Why are we asking this now?
One of the eight fugitives named as ringleaders of the genocide in which around 800,000 people are thought to have died in Rwanda in 1994 has been arrested this week in Uganda.
Idelphonse Nizeyimana was the head of intelligence at Rwanda's elite military training school throughout the 100 days of bloody murder. The violence, which was well organised and methodically executed, was directed against the minority Tutsi people by the majority Hutus, who make up 85 per cent of the population.
The lengthy indictment against Mr Nizeyimana accuses him of drawing up and executing a plan to wipe out the Tutsis and setting up special military units to carry out the slaughter. He is also charged with ordering the establishment of roadblocks across the land at which Tutsis were stopped and slaughtered with machetes. Troops under his command rampaged through the University of Butare to wipe out the Tutsi intelligentsia.
What happened to the other major suspects?
Twenty-three are on trial at the International Criminal Tribunal for Rwanda, based in Arusha, Tanzania. The court has so far convicted 34 people and acquitted six. Eight trials have yet to begin. Mr Nizeyimana will appear before the judges soon. The court is due to wind up by the end of this year. The Rwandan government of President Paul Kagame, whose Tutsi-dominated rebel movement brought an end to the genocide, wants Mr Nizeyimana extradited to stand trial in its own courts. They have condemned the UN tribunal for being inefficient, corrupt and not doing enough to protect witnesses. But it has had significant successes, not least when the former Rwandan Prime Minister Jean Kambanda revealed, in his testimony before the court, that the genocide had been openly discussed in cabinet meetings.
What about those who did the actual killing?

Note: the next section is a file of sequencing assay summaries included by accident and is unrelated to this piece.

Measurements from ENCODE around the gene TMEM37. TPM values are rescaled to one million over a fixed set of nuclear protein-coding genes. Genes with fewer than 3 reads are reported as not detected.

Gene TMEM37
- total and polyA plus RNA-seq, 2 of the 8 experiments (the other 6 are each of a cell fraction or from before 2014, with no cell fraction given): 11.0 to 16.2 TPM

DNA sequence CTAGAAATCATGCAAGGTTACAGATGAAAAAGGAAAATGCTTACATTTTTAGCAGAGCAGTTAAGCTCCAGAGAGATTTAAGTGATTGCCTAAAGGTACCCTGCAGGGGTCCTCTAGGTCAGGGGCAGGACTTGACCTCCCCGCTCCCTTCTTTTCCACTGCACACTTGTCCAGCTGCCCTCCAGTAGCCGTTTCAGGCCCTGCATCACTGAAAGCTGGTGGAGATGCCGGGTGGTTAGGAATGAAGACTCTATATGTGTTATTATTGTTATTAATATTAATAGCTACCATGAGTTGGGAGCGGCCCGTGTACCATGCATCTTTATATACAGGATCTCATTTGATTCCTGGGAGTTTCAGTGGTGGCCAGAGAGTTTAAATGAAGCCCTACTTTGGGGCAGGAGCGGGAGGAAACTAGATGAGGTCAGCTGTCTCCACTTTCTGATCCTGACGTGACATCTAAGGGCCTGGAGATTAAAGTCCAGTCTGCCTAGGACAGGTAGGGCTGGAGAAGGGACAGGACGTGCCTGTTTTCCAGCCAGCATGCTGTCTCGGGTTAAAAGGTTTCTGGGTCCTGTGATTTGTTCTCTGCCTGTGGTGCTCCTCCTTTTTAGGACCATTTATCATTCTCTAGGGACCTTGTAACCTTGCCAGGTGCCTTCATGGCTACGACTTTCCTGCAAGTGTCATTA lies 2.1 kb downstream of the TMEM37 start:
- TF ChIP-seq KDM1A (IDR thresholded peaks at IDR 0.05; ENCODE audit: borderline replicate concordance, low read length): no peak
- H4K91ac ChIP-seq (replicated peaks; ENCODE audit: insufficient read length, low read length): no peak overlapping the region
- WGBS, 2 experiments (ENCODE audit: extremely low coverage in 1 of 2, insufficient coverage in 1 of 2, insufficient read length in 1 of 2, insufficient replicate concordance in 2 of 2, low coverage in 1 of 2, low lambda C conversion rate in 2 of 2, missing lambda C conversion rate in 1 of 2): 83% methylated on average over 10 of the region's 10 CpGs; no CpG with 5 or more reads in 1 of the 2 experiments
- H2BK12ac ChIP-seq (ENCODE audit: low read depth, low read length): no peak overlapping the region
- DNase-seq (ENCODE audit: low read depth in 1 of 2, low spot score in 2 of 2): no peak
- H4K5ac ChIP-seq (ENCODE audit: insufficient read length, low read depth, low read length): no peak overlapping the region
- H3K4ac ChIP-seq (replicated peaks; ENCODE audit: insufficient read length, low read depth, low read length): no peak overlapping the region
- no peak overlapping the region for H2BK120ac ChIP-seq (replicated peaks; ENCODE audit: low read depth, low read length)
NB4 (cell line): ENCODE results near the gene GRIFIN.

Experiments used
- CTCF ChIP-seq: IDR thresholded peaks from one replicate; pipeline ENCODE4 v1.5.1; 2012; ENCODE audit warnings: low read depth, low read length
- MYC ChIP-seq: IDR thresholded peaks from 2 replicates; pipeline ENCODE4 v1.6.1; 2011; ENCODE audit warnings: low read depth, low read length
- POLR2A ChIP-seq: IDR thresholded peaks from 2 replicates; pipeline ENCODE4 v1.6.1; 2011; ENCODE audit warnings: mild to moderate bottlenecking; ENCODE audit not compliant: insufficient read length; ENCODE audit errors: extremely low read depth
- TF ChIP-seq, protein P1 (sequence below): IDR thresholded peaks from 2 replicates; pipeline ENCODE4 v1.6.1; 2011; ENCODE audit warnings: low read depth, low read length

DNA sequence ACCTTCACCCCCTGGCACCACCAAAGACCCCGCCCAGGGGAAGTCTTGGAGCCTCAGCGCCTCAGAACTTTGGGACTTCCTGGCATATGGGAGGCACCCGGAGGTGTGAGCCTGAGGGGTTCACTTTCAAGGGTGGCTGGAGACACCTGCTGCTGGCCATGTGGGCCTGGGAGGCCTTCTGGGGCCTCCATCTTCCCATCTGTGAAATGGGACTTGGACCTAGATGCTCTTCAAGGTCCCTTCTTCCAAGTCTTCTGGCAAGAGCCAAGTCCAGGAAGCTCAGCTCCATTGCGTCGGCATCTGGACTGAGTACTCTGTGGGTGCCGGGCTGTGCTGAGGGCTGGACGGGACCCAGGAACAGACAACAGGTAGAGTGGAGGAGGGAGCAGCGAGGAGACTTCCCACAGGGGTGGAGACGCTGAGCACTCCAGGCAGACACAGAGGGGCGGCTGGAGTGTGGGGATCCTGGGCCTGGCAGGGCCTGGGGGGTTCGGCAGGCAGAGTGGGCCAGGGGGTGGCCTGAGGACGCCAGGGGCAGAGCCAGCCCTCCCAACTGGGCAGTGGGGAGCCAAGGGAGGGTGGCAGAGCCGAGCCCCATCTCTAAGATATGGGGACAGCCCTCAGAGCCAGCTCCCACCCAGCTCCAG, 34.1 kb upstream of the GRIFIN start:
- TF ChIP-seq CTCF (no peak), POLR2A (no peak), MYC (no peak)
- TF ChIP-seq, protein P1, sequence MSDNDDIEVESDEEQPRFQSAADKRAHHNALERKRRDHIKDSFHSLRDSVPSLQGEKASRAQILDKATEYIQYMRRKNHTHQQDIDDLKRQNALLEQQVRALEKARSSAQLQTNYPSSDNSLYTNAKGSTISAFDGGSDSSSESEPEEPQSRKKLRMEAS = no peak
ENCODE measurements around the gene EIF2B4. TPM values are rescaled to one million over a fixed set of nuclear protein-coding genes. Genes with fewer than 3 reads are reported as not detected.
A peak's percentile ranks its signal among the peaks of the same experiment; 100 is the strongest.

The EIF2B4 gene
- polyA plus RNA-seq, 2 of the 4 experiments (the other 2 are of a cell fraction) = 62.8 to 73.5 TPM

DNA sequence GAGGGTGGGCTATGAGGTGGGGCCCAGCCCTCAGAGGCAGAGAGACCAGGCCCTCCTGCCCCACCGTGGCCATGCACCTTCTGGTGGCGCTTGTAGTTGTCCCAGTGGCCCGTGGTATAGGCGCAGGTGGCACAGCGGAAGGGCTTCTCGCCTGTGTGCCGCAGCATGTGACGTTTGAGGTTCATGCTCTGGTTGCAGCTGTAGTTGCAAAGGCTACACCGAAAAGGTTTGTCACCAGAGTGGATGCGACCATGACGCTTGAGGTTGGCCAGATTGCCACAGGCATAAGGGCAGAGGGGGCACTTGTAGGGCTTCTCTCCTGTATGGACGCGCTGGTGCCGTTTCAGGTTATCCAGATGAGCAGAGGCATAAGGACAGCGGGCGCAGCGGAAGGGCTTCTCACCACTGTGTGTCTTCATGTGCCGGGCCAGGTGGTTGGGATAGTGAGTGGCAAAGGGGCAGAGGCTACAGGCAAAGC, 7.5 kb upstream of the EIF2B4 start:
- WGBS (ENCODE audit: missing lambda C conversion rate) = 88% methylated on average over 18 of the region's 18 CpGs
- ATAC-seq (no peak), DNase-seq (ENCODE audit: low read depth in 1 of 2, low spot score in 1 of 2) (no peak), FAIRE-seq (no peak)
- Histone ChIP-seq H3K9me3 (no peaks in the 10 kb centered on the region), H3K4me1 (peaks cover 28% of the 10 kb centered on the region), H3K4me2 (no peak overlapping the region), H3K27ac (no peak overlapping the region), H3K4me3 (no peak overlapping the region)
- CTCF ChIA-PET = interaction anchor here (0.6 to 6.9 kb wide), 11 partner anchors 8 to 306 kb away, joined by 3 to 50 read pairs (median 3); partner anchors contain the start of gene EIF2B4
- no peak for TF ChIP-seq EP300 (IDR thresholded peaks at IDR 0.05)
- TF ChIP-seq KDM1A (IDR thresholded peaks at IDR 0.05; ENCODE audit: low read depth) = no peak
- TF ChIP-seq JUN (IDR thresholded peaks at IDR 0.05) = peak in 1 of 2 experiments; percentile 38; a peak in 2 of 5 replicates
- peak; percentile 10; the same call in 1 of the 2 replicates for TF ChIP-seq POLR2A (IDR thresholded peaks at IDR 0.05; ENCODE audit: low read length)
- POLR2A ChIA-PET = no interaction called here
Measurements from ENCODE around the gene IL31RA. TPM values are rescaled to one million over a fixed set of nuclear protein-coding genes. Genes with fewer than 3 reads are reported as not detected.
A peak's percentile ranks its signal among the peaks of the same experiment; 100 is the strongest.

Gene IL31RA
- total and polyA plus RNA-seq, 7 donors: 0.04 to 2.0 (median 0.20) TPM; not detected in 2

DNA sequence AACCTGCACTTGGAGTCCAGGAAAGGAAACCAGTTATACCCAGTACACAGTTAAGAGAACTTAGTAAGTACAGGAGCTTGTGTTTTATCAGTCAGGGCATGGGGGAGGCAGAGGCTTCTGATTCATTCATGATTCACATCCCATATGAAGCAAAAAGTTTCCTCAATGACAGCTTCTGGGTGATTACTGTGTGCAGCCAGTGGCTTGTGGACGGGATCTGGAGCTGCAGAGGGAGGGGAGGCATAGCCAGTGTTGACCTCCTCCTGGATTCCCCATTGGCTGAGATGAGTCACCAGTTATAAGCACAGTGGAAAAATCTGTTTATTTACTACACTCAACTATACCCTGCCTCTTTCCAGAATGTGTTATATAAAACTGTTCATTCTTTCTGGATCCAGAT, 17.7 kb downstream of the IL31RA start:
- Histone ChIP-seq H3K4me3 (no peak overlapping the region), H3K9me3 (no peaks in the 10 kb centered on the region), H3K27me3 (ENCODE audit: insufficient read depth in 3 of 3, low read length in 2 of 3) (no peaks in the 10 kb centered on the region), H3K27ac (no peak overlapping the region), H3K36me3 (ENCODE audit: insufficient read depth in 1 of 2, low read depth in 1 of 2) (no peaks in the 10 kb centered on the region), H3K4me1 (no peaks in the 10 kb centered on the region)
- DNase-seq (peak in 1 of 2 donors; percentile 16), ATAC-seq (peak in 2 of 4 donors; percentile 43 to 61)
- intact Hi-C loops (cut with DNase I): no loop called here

Some 120,000 people were arrested after the genocide. They filled Rwanda's prisons to overflowing. Several thousand were tried in Rwanda's criminal courts. But in 2003 President Kagame realised that, at current rates of progress, it could take 100 years to bring them all to trial. It released 20,000 individuals charged with lesser crimes. A year later it released another 30,000 arguing that they had already spent longer in jail than they would have if they were found guilty. To cope it set up gacaca courts. The name came from the small lawn where village elders congregate to solve disputes in traditional community courts.
Like the Truth and Reconciliation process in South Africa?
In some ways. Suspects were taken to the villages which were the scenes of their alleged crimes. There they were confronted directly by their accusers. A key gacaca requirement was that the accused had to ask forgiveness from their victims, or their relatives. But suspects did not have access to lawyers. And the trials were not overseen by qualified judges but by elders respected by local people for their integrity. Some criticised the process because many of the killers seemed more anxious to say what they thought the government wanted to hear – rather than providing the truth about what actually happened in many of the more grisly incidents. And some witnesses were killed by the perpetrators before they could give evidence.
So is it just cosmetic?
Certainly, 15 years on, the genocide continues to loom large over Rwanda. Just a few months ago the Education Minister, Jean d'Arc Mujawamaria, told the Rwandan parliament that research in 32 schools by a committee of MPs had revealed that ethnic hatreds were bubbling up once again.